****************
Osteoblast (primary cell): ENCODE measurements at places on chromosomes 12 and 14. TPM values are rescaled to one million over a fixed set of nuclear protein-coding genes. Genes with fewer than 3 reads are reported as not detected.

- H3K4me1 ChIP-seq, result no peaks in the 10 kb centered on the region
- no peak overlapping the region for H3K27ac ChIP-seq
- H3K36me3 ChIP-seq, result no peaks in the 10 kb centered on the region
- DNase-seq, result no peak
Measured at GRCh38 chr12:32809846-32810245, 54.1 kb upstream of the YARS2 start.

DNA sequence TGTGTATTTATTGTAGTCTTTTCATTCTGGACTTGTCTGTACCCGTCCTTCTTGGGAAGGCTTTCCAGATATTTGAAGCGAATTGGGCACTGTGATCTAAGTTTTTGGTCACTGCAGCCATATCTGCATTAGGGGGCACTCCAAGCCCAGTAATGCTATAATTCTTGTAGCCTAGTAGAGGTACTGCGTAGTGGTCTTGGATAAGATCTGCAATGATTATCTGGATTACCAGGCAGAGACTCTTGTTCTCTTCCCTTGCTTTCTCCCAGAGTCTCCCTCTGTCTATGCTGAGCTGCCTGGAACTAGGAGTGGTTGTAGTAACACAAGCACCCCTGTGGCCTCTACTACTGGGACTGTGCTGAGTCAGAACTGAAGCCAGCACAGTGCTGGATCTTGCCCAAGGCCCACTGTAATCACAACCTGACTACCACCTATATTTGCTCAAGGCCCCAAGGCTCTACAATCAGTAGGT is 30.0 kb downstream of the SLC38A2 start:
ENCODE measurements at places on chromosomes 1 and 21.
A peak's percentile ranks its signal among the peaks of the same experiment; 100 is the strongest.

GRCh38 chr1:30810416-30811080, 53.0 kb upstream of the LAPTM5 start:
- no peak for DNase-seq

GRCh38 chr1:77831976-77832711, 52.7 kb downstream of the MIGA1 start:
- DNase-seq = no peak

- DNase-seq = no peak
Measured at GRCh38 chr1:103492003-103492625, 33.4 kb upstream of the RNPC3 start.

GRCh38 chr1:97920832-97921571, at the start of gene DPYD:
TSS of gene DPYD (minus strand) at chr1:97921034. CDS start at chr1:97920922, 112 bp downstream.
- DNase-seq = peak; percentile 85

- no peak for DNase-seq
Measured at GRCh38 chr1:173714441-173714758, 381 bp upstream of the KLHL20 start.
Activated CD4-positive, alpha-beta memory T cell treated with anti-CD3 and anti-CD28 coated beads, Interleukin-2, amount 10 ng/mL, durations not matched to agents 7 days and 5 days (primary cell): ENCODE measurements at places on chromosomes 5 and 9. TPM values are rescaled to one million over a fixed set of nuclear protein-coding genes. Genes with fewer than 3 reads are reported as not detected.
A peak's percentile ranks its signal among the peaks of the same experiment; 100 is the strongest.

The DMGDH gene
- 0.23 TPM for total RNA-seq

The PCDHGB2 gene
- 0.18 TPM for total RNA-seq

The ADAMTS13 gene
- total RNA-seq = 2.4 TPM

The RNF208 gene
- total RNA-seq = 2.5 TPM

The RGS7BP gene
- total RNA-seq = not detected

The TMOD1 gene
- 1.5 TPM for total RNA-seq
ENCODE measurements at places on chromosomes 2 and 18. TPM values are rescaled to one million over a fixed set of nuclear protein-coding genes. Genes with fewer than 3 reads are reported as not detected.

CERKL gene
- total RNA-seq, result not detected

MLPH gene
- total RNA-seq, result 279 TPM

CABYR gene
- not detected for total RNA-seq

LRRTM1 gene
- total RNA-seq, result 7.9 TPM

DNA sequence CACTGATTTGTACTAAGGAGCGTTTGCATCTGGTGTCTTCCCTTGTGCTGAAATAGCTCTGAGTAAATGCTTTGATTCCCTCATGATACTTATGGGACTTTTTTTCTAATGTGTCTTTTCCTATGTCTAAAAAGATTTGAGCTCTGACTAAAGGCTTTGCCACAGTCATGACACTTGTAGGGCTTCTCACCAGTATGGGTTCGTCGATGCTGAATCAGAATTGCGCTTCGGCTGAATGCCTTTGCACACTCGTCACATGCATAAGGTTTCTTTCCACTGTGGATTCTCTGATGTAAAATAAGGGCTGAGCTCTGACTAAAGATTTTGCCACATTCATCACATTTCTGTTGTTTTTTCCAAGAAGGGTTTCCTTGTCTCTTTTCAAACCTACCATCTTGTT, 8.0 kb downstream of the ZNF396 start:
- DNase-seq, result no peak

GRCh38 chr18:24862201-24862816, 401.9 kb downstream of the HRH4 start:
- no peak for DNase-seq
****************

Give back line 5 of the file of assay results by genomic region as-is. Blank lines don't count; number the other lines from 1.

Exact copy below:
- DNase-seq, result no peak